Poetry in Action

By Chelbi Mims
November 1, 2011

The Philadelphia Youth Poetry Movement was founded in 2006 by owner Greg Corbin as an outlet for young adults to build character and develop individual identity through spoken word poetry.

“A lot of kids, they go out and get involved in things that are dangerous or violent, which is why Corbin started this organization, to give kids a safe space to talk about their issues and express themselves without being judged,” Sharvon Urbannavage, 2003 Cabrini alumna and mentor for PYPM, said.

Though beginning simply as a spoken word poetry team to compete at Brave New Voice, one of the largest spoken word events in the world, it developed into a nonprofit organization for students, ages 13-18.

The organization began to expand into Saturday workshops, weekly poetry slam events, volunteer work and competitive countrywide spoken word festivals where poets performed self-written, self-performed works.

“In this competition there are 50 teams from all over the world that compete,” Urbannavage said.  “It’s like the Olympics of spoken word poetry.”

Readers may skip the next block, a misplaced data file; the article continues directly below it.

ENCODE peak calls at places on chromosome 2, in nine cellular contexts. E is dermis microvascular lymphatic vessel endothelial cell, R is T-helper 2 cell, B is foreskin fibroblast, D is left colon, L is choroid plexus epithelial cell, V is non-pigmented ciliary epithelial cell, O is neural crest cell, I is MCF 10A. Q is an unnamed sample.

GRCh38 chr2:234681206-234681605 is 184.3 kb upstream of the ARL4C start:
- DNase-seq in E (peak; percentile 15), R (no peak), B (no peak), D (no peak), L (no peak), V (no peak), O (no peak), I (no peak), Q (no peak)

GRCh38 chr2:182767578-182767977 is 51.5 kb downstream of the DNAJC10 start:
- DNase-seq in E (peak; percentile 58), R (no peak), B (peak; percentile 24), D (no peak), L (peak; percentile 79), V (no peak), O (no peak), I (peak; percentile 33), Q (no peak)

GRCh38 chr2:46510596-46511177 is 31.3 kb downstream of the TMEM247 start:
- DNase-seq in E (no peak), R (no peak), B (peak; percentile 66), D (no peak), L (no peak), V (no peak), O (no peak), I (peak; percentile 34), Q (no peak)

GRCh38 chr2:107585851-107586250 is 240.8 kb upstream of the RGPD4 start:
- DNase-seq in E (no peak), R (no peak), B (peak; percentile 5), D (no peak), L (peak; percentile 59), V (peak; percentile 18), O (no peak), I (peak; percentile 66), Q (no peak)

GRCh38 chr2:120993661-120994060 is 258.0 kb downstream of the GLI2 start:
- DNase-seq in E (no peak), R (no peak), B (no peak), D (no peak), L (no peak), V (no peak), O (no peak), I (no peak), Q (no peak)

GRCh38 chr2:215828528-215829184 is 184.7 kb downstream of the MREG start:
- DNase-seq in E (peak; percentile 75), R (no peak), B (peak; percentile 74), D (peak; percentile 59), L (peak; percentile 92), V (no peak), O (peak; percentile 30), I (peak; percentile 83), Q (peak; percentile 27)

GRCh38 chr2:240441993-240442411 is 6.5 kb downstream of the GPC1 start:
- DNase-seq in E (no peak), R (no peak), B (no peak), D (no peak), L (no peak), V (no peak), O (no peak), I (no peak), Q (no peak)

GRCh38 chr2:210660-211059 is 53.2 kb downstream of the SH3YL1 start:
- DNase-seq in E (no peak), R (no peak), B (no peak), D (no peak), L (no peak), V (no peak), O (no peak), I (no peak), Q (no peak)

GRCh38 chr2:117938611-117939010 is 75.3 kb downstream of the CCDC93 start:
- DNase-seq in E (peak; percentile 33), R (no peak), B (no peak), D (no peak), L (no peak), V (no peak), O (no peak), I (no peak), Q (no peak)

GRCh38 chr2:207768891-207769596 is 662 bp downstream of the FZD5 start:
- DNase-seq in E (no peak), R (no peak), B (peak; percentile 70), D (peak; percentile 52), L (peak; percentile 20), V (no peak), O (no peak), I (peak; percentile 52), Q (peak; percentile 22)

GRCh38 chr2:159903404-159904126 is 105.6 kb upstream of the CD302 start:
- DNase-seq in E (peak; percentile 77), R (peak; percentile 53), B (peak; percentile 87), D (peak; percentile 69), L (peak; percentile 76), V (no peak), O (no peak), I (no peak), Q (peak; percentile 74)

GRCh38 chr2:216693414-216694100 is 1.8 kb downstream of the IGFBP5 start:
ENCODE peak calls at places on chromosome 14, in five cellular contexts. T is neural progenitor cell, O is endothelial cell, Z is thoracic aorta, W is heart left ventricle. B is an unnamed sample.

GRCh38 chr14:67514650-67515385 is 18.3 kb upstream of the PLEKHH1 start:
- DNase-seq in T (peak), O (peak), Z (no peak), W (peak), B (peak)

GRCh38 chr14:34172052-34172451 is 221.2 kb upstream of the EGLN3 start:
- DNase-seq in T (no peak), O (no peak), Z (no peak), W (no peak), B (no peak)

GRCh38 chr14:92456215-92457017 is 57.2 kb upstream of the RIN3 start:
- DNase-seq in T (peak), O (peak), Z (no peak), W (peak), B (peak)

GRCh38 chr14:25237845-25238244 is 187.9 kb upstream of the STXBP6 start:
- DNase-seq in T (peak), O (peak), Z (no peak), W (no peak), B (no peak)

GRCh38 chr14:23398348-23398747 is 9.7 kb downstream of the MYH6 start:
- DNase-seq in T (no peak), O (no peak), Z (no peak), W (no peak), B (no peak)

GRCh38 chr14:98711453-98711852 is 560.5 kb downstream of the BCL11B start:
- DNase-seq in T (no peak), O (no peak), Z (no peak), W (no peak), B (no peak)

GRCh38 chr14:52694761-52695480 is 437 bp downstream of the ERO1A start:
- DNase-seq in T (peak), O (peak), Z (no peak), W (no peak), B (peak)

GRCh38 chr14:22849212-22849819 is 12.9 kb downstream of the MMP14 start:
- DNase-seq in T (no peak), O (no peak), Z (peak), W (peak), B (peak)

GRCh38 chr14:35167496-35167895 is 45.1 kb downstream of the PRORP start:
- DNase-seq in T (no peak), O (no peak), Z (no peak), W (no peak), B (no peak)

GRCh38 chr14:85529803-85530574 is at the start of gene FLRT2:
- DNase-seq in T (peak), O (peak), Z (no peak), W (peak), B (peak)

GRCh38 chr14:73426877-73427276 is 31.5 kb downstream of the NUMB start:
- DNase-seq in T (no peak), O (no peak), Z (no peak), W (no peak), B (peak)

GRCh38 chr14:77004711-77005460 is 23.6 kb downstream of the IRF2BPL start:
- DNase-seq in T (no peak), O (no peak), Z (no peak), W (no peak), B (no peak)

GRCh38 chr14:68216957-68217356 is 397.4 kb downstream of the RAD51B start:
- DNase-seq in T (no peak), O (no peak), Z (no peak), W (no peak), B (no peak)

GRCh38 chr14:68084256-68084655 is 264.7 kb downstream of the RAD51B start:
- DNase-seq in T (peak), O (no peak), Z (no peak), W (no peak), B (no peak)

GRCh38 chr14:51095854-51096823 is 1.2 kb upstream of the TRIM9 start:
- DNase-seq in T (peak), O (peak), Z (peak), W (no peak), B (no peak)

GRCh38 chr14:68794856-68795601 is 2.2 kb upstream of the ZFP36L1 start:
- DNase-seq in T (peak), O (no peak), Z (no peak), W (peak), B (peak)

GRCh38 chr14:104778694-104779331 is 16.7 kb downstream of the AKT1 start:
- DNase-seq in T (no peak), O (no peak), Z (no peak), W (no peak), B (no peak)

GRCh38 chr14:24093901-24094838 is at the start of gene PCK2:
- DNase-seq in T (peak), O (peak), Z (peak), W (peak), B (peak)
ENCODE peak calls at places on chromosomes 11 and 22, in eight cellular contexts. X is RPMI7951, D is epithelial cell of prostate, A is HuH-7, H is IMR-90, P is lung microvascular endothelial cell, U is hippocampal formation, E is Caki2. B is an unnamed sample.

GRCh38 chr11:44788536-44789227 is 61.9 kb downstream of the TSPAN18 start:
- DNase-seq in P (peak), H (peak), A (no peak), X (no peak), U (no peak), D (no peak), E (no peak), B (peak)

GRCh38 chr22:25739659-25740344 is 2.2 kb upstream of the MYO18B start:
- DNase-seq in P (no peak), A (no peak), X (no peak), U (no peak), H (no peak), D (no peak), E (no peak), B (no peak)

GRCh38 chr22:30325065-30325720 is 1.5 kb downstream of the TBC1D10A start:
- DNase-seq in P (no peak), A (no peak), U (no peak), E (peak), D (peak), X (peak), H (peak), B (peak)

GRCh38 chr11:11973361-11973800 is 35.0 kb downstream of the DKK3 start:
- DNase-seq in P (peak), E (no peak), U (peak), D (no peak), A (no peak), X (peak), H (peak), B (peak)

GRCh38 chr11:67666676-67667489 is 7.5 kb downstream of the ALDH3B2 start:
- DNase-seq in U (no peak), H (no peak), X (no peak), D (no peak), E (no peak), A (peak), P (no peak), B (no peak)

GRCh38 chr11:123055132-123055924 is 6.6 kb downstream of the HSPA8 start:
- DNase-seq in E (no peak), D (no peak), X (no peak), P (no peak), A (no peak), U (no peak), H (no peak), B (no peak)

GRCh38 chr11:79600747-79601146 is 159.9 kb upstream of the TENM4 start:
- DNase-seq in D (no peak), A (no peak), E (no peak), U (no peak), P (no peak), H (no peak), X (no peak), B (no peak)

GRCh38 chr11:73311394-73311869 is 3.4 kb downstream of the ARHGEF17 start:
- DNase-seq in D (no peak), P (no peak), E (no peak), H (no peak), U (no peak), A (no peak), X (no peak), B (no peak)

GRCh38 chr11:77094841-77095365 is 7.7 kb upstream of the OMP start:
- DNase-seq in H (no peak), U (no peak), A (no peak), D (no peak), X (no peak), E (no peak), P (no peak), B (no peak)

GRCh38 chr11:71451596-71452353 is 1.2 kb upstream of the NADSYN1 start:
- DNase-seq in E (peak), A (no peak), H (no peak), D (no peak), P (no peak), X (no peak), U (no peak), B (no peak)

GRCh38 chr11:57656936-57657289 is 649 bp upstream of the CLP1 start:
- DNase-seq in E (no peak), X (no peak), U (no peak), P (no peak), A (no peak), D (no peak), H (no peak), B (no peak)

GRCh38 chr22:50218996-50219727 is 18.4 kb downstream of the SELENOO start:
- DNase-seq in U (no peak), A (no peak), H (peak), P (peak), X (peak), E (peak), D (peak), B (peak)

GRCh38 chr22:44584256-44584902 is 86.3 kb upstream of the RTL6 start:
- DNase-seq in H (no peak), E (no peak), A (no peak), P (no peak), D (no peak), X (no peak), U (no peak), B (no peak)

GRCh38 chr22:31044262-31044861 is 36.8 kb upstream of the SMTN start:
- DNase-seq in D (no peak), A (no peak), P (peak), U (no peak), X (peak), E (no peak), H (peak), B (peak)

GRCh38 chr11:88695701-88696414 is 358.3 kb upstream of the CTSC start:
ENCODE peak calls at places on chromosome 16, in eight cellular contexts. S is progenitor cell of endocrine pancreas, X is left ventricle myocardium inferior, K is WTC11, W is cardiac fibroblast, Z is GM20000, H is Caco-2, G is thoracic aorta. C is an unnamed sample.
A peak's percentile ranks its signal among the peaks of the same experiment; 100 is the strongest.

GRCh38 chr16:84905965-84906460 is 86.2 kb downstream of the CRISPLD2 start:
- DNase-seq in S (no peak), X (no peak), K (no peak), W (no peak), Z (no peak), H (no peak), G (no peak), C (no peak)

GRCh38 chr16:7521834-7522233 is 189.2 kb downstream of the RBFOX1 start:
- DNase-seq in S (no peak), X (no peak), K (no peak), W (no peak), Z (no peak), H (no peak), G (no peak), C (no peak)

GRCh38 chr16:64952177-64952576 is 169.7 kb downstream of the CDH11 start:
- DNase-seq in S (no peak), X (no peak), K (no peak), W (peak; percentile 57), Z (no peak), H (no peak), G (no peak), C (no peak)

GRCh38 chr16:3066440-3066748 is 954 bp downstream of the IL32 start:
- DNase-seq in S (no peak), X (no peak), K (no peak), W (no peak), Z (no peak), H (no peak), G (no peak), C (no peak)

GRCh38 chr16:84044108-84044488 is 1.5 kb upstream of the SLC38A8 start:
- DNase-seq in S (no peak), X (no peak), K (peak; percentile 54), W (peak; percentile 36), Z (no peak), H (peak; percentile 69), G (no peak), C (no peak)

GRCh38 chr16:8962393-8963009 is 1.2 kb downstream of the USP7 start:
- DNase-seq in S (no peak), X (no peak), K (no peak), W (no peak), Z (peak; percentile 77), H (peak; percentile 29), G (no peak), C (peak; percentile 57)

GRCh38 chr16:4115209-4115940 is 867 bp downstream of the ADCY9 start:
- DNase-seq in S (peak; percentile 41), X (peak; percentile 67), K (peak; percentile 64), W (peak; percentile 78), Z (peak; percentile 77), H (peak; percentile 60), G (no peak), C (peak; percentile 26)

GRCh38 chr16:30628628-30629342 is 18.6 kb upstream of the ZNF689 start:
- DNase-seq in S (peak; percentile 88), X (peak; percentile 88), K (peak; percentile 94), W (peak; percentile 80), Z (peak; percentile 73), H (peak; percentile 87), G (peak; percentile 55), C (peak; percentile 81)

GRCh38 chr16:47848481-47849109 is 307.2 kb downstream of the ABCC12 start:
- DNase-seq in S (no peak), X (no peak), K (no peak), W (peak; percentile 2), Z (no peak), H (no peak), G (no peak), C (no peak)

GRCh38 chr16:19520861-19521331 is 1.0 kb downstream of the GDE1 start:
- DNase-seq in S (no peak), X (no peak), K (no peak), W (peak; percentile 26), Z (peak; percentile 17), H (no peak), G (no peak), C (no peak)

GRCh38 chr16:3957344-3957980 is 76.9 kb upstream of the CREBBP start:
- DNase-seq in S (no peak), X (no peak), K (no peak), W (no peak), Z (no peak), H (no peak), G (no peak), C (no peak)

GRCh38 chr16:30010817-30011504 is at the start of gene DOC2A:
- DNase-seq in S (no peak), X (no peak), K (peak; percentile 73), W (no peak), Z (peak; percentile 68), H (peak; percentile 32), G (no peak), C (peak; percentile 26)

Young people of PYPM join the organization for a variety of reasons.  Some come because they like to write poetry and some hear about it through their teachers who also volunteer at PYPM.  Some come to open mic events that PYPM holds, while some come because their friends drag them to come or their parents make them.

In the end, people are there for many different reasons, but there is something for everyone to take from the experience.

“What we can do is make them better communicators,” Urbannavage said. “Just from my experience working in different workplaces, people don’t know how to communicate anymore.”

PYPM offers not only the opportunity for young people to learn the basics of writing and performing, but also gives students a chance to step out of their home environment.  It gives young adults the opportunity to travel to new places and open their eyes to new experiences that they would never receive if they stayed in Philadelphia.

“It’s good to know that there is an organization that is doing something good for the use,” Maria Clark, freshman criminal justice major and member of PYPM, said.

PYPM has traveled throughout the country, including San Francisco, the Poconos and New York. Clark’s first time outside of Philadelphia was traveling to New York when she attended regionals.

“It was overwhelming at first because there are teams from throughout the East Coast,” Clark said. “I really had to open my mind.”

“We are definitely giving kids from Philadelphia exposure to different environments, as well as giving them the opportunity to participate in something that helps them grow as people,” Urbannavage said.